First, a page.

New Reports Highlight Why Reforms Are Needed To Rein-In Big Phrma
IN CASE YOU MISSED IT: Yesterday, Axios highlighted a report from the Institute for Clinical and Economic Review (ICER), which found that drugmakers are not raising the prices on their products due to increased quality or safety, but simply because they can.
For example, Humira, the world’s best-selling prescription drug, saw a $1.9 billion increase in net spending attributable to its price increase last year with no discernible reason as to why the price increase was necessary.
First approved in 2002, Humira’s initial patent would have expired in 2016. However, AbbVie, the producer of Humira, has applied for and obtained over 75 patents, extending its monopoly until 2034. The patent abuse committed by AbbVie and other drugmakers is a prime contributor to the prescription drug pricing crisis. Without competition, prices on these medicines will keep increasing at the whims of their manufacturers.
Coming on the heels of the ICER report, Bloomberg Government found that Big Pharma has also funneled millions of dollars into nonprofits last year that are now actively campaigning against federal legislation that would attempt to bring down the rising price of prescription drugs.
As you are considering these developments, please consider the following quote from the Coalition Against Patent Abuse:
– “Without competition from generics or biosimilars in the market, Big Pharma will continue to abuse its patients over and over again. Policymakers must push for patent reform as a solution to bring down the cost of prescription drugs. Big Pharma abuses our patent system and locks much-needed competition out of the market. The millions of dollars being spent to stifle reform proves there is no limit on how far these companies are willing to go to order to milk their cash cows.” CAPA’s Executive Director Matthew Lane
“Unsupported” drug price hikes cost Americans billions
Axios, October 8, 2019
Price hikes on 7 prominent drugs — all of them above the rate of medical inflation, none supported by clinical evidence — cost Americans more than $5 billion over the last two years, according to a new report from the Institute for Clinical and Economic Review.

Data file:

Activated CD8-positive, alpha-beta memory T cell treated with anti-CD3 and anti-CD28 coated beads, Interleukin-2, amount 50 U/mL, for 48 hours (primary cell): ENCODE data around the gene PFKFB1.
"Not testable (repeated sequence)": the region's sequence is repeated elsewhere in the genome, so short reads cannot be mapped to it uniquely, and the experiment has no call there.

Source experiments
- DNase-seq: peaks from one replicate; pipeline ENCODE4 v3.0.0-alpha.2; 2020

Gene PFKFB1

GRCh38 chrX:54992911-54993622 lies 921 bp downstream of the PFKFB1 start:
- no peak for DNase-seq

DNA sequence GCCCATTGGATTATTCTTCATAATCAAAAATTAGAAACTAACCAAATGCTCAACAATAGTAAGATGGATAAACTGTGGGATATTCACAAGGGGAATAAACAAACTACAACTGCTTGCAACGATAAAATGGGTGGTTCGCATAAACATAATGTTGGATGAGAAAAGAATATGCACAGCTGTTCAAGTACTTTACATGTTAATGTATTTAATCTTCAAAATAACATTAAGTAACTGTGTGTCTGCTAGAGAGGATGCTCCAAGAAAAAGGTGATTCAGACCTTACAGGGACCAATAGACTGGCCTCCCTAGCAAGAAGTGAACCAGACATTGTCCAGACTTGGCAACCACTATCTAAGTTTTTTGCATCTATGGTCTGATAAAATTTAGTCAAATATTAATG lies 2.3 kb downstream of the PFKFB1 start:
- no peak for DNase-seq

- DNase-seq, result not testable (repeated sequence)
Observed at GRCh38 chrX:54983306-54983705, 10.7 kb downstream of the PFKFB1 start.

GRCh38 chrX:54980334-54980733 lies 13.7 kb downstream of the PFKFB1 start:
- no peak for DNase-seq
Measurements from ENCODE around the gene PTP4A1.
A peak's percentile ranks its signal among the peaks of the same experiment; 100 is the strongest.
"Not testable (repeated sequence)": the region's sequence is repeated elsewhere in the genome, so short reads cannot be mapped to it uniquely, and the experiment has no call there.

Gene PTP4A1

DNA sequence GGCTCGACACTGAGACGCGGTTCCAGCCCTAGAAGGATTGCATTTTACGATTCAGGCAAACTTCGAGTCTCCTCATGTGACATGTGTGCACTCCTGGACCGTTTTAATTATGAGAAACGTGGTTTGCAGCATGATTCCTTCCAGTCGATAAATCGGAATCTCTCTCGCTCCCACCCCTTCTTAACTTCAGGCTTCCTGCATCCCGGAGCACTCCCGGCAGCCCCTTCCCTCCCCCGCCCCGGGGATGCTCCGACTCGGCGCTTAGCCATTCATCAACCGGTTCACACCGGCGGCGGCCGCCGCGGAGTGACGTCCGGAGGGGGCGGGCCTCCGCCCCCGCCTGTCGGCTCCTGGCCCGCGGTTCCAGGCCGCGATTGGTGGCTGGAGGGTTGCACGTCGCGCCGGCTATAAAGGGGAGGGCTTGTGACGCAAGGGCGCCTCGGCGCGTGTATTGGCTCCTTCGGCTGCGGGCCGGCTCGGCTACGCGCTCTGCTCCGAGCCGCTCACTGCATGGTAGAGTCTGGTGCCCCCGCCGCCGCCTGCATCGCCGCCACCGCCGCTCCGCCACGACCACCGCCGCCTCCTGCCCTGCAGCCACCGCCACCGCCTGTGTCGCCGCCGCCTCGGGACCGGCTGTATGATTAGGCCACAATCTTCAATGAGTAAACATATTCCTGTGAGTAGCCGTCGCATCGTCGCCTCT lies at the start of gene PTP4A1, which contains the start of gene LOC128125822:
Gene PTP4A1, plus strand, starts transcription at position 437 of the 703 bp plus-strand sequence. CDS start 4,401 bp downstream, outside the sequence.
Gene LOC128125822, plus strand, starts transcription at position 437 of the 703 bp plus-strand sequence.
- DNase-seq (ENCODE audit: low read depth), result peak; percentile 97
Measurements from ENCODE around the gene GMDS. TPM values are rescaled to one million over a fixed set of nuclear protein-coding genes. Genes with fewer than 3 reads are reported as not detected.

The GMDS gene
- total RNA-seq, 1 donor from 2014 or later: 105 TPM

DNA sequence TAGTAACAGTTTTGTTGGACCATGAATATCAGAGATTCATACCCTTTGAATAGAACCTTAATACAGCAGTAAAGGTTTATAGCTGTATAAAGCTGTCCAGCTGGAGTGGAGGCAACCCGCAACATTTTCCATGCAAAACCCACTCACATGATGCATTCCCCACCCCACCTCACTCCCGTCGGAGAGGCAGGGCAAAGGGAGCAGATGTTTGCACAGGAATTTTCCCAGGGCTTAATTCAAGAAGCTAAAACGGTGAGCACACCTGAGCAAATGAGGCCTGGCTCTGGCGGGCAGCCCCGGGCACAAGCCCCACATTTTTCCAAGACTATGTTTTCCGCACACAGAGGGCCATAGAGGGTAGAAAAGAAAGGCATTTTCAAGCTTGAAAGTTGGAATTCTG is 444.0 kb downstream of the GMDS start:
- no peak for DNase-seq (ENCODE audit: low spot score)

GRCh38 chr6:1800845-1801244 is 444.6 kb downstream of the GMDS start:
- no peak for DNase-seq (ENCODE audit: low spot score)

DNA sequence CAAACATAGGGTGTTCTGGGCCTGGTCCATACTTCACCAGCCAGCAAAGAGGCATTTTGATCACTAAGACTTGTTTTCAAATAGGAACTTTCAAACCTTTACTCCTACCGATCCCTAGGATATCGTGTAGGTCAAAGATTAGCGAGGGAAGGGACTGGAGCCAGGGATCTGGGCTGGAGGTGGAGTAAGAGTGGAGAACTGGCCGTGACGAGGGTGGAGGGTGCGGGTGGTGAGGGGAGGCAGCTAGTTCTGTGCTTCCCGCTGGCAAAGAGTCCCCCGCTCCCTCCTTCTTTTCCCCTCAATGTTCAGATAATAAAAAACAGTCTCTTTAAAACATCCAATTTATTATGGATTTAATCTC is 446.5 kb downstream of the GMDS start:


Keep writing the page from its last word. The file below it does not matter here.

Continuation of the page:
Why it matters: Drugmakers weren’t hiking prices because their medications were safer or more effective than when they were approved. They did it because they could.
By the numbers: Here are the drugs (and manufacturers) highlighted in ICER’s report, along with the increase in net spending attributable to each drug’s price increase.
Humira (AbbVie): $1.9 billion
Rituxan (Roche): $806 million
Lyrica (Pfizer): $688 million
Truvada (Gilead Sciences): $550 million
Neulasta (Amgen): $489 million
Cialis (Eli Lilly): $403 million
Tecfidera (Biogen): $313 million
Those figures aren’t just the dollars Americans spent on drug copays and other out-of-pocket costs. They mostly reflect the higher amounts people paid through health insurance premiums and taxes.
A common thread: Most of those drugs have faced competition from generics or biosimilars. Erin Fox, a pharmacotherapy professor at the University of Utah, said in a tweet that is “a typical time to jack up prices without adding value.”
The other side: ICER published an appendix in the report, which has been in the works for months, that included rebuttals from the pharmaceutical firms in question.
- The companies criticized the analysis for not factoring in the “value” of their drugs and lives saved, but ICER responded that “new evidence must provide information different from what was previously believed in order to support a price increase.”
The Coalition Against Patent Abuse are healthcare providers, consumer groups, patient advocacy organizations, free market advocates, employers, and others fighting abuses of the patent system that can extend government-granted monopolies that illegitimately keep drug prices high for years, or even decades. Our members include the following groups and organizations: America’s Health Insurance Plans, Association for Accessible Medicines, Blue Cross Blue Shield, Campaign for Sustainable Rx Pricing, Citizen Outreach, Consumer Action, Innovation Defense Foundation, Institute for Liberty, Kaiser Permanente, Knowledge Ecology International, Lincoln Network, R Street Institute, Society for Patient Centered Orthopedics, and U.S. Public Interest Research Group.